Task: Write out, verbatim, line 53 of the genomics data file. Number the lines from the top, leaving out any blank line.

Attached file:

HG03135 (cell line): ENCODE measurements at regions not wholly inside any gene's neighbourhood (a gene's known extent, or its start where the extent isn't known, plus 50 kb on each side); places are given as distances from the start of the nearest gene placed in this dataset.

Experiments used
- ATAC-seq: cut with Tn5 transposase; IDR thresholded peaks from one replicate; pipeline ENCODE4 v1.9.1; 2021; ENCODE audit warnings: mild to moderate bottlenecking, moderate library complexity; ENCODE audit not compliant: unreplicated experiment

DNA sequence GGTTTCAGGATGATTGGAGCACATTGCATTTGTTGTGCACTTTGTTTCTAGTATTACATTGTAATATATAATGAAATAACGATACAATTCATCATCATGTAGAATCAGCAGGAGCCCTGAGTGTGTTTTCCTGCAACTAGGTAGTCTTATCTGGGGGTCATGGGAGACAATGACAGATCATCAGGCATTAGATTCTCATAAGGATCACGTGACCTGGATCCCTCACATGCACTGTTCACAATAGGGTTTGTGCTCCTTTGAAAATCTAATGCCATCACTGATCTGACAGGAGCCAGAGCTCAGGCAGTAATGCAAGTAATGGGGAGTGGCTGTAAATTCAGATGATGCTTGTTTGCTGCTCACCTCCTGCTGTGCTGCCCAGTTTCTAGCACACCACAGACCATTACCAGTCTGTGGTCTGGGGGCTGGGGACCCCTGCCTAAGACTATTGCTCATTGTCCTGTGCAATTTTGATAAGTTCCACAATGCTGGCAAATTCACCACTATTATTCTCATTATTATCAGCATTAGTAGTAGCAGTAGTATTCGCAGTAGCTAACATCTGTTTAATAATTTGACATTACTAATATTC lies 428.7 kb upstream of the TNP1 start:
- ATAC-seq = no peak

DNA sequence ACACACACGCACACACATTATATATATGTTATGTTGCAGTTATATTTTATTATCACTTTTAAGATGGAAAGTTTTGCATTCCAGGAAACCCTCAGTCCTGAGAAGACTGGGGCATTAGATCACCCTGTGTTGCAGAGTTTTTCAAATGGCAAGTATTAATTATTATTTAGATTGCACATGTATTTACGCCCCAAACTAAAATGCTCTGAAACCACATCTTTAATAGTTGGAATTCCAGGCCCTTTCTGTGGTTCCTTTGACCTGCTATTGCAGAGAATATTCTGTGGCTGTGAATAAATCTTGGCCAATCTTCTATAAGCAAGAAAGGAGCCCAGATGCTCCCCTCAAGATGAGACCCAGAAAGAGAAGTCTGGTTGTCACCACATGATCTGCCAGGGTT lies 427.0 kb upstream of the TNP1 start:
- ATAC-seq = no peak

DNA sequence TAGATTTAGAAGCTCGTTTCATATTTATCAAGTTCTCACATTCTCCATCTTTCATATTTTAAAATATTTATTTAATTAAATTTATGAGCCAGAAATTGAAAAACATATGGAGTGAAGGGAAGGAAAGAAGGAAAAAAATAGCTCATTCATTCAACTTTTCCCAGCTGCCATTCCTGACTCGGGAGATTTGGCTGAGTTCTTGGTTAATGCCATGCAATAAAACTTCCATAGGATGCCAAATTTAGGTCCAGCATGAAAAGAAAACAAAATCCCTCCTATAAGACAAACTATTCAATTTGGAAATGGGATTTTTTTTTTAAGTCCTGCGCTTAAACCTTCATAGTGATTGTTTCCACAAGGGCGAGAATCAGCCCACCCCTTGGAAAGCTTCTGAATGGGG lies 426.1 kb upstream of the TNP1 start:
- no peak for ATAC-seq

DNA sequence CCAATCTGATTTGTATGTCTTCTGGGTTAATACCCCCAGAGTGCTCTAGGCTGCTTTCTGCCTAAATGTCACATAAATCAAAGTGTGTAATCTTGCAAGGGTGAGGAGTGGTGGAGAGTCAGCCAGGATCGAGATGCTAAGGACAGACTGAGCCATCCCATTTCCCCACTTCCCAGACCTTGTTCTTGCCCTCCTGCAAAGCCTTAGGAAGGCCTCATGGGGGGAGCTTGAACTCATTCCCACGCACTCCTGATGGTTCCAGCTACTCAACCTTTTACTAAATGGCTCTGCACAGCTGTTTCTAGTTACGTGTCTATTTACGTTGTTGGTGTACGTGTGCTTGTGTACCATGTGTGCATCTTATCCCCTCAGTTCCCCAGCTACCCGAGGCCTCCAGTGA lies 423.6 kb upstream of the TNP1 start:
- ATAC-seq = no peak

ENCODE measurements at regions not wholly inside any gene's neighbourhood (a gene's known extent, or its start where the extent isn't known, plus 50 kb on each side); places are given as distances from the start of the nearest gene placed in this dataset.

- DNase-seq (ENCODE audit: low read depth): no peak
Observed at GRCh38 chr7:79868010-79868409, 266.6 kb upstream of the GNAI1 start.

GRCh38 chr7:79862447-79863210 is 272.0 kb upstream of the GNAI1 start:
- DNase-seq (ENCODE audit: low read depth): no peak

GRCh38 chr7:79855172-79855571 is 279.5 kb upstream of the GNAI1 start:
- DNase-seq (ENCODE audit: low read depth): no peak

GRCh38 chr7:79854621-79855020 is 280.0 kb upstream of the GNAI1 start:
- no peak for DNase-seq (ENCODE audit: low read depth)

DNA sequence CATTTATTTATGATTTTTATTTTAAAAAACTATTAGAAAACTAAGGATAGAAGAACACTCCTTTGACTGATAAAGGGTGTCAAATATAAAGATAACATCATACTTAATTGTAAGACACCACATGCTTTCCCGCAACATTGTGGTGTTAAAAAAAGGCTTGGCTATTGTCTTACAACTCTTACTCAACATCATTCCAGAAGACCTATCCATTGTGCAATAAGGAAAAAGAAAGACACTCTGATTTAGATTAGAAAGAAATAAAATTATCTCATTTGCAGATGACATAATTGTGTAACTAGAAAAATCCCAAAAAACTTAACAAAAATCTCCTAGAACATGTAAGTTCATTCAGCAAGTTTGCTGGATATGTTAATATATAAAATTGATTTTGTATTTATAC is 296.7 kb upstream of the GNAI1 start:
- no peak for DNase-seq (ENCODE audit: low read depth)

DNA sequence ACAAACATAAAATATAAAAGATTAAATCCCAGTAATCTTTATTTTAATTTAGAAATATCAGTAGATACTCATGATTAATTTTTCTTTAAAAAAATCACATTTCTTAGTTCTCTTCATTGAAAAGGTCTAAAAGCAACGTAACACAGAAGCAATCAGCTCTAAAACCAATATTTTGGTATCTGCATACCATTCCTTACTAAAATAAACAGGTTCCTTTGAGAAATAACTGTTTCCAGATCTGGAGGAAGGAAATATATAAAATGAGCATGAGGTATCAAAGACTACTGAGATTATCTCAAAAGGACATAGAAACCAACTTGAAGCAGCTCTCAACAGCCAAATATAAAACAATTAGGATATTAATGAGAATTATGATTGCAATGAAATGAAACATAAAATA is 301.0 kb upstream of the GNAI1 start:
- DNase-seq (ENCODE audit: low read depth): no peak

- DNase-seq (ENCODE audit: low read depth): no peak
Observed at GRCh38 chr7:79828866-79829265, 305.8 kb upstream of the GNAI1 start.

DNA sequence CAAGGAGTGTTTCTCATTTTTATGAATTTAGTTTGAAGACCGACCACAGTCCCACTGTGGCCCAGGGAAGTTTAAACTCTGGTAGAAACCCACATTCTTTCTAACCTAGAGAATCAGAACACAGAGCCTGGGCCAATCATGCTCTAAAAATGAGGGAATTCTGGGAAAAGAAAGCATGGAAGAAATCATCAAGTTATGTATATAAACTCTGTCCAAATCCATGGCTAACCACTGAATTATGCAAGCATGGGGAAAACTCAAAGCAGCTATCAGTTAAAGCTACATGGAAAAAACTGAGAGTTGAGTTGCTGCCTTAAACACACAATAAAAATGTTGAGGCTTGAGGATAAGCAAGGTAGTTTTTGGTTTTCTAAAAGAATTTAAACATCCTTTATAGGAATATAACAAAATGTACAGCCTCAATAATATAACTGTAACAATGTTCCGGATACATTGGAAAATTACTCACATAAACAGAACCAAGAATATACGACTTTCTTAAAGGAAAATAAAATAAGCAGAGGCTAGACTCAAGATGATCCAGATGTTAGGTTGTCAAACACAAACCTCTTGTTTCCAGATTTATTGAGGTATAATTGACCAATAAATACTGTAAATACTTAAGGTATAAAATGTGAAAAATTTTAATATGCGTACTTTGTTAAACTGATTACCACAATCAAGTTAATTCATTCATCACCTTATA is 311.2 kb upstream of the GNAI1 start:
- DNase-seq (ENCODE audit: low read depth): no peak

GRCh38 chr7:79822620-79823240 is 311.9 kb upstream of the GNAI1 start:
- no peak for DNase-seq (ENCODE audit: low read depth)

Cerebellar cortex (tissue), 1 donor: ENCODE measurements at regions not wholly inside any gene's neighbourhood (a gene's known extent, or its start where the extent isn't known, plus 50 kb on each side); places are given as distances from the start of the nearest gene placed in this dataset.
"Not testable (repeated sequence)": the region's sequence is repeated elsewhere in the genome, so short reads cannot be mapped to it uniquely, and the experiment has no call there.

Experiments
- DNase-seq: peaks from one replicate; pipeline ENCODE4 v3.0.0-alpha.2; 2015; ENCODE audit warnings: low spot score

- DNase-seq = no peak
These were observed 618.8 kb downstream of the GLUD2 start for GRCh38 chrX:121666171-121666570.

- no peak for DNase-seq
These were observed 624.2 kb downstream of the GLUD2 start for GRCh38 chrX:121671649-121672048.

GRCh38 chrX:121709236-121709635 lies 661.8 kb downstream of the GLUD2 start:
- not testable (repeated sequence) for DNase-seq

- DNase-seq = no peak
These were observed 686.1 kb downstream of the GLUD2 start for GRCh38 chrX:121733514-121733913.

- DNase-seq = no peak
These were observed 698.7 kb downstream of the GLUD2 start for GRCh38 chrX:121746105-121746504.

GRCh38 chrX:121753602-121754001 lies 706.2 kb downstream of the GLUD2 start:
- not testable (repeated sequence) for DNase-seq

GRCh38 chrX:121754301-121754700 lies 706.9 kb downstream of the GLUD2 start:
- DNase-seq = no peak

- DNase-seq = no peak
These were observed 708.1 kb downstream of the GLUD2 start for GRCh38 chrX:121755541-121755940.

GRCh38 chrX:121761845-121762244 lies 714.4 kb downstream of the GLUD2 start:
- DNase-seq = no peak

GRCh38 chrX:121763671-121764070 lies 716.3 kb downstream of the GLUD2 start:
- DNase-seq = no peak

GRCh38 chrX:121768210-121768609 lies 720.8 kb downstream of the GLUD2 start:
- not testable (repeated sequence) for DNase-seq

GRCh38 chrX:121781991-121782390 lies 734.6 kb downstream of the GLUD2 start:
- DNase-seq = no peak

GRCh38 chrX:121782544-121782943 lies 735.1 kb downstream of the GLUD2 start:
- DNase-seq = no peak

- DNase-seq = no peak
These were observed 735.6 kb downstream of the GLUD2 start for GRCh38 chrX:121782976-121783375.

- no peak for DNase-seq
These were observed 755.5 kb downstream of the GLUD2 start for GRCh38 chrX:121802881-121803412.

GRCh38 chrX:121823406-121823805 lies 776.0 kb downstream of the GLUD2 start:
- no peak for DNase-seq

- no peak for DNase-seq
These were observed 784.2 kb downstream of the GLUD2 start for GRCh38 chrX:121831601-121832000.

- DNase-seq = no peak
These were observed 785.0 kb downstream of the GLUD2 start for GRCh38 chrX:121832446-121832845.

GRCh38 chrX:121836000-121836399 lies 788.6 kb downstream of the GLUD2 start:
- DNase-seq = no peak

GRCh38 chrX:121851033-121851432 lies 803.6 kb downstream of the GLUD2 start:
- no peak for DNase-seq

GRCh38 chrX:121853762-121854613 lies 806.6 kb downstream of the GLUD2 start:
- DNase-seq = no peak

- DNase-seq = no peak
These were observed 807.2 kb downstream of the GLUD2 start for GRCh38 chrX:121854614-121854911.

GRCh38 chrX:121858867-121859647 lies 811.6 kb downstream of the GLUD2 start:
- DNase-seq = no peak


GRCh38 chrX:121763671-121764070 lies 716.3 kb downstream of the GLUD2 start: